To combat the effects of the coronavirus pandemic, today (9 April), the Bank of England has agreed to temporarily lend billions of pounds from its emergency overdraft to support businesses and workers.

The so-called “ways and means facility” will enable the government to access a large amount of funds in a short period of time to support the economy and pay for its stimulus programme, while minimising financial distraction.

In a joint statement, the Treasury and Bank said: "The government will continue to use the markets as its primary source of financing, and its response to Covid-19 will be fully funded by additional borrowing through normal debt management operations."

If you are concerned about your personal finances or your business is transferring large funds across Europe and the world, contact expert currency brokers Universal Partners FX. Their foreign exchange specialists will offer assistance when transferring your hard-earned money overseas and protect your funds from current market volatility.

Our Directors - Oliver Carson & Dhaval Patel - address the company performance and annual accounts, the team and company culture, our relationships with clients, and giving something back at a difficult time.

 

Company performance

With our financial year just ending there is much to be proud of. All involved with Universal Partners FX have worked phenomenally hard to achieve fantastic financial results for the past 12 months.

Since March 2018, our revenue has grown by over 500% - and profits by 200%. The magnitude of these results is enormous and the achievement of generating revenue of £2.8 million and just over £2 million in gross profit at this stage of our growth cycle cannot be overstated.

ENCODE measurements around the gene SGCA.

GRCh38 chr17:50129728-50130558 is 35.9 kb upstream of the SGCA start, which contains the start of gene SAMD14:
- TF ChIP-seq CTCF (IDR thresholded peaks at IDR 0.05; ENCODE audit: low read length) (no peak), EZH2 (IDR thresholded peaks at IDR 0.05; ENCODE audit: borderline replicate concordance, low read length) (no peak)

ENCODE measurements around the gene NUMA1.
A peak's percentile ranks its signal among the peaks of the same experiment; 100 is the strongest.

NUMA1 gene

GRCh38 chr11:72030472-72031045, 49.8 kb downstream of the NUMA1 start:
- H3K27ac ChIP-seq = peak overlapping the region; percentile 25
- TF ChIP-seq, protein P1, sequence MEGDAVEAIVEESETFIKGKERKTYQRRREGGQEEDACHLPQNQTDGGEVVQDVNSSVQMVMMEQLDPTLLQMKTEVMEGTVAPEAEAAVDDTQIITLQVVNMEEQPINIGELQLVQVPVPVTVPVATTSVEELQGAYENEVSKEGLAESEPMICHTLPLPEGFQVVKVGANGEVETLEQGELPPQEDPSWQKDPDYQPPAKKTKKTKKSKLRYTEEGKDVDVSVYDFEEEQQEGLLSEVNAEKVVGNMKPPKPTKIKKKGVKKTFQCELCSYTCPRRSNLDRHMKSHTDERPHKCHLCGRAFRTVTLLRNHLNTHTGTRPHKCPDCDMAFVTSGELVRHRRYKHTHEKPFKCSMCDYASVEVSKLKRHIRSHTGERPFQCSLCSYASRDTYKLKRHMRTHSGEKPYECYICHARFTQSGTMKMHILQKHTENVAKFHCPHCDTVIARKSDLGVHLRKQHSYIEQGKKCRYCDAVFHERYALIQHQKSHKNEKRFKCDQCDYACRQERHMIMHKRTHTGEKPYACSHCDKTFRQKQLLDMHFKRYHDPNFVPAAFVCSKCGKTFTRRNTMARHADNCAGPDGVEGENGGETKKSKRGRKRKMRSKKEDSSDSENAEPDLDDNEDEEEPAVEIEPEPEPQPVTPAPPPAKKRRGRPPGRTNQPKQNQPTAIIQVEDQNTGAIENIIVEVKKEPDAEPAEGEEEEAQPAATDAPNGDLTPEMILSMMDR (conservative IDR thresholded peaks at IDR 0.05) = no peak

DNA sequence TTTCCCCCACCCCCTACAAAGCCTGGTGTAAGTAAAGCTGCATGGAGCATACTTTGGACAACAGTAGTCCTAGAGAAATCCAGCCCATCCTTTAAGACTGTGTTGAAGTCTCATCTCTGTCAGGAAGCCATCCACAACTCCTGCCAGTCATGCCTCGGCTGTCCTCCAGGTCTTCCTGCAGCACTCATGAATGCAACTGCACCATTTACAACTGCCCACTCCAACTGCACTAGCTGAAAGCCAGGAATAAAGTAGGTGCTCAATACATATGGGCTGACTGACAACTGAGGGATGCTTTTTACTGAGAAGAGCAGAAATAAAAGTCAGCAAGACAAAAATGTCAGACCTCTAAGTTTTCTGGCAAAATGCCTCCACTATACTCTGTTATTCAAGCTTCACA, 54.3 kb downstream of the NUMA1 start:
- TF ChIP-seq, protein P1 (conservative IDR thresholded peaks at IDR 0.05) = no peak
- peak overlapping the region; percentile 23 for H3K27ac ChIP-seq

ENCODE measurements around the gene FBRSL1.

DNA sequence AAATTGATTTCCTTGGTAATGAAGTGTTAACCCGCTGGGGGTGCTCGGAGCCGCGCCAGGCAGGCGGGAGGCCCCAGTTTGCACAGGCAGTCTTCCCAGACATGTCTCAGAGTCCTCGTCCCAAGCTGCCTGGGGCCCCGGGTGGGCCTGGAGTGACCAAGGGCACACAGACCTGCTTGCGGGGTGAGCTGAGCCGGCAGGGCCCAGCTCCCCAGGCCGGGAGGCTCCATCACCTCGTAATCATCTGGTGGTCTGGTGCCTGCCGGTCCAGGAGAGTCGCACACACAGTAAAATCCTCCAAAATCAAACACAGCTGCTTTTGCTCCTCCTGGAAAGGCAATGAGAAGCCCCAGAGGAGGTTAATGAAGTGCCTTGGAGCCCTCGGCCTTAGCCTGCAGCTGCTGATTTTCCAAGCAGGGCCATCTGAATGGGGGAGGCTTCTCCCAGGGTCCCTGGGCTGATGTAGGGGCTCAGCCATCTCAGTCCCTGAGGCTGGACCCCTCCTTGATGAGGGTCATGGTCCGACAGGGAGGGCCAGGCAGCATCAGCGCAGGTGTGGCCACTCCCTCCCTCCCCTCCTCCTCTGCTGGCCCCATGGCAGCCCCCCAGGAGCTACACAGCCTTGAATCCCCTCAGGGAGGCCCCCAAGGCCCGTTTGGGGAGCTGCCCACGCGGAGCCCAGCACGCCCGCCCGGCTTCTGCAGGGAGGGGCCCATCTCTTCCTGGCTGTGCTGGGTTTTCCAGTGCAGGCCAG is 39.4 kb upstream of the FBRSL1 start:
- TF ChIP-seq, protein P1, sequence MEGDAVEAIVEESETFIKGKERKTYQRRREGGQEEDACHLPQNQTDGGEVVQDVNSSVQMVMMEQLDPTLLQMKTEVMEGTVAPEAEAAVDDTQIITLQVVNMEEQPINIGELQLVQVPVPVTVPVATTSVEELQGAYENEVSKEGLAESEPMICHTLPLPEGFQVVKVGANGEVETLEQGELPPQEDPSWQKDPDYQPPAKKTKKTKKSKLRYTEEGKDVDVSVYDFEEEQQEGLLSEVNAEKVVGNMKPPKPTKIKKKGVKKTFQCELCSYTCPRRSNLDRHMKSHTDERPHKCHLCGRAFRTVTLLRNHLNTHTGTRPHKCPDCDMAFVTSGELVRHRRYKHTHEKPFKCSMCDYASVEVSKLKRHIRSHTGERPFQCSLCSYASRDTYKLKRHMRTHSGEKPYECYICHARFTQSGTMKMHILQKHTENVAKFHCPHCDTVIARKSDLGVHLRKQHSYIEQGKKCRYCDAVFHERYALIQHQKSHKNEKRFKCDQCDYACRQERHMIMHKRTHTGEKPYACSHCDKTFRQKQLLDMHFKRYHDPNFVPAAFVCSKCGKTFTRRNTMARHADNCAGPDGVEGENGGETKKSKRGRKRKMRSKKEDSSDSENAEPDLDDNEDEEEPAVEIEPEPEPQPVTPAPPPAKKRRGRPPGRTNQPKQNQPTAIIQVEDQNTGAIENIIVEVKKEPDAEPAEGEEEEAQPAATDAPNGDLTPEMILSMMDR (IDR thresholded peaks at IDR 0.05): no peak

We are delighted to announce that we have grown our client base by an astounding 55% at a time when significant reinvestment has gone into expanding the team, improving systems and creating new departments. This is a great reflection of the hard work put in by each and every member of staff.

You can find the full report here.

 

The team and our unbeatable culture

These results highlight the hard work from our amazing team, who are striving to be better each and every day.  From the beginning we have made it a priority to create a culture of hard-work, trust and honesty. By investing heavily in our employees and putting them at the heart of everything we do, we know that this helps create a culture that breeds success. Ultimately, all of this is done so that our clients will reap the benefits and our fantastic reviews show we are delivering on that.  Our long term goal is to be the biggest foreign exchange company in the UK, so we know that the bottom line is providing value to our clients, and we will never lose sight of that.

 

Thank you to our clients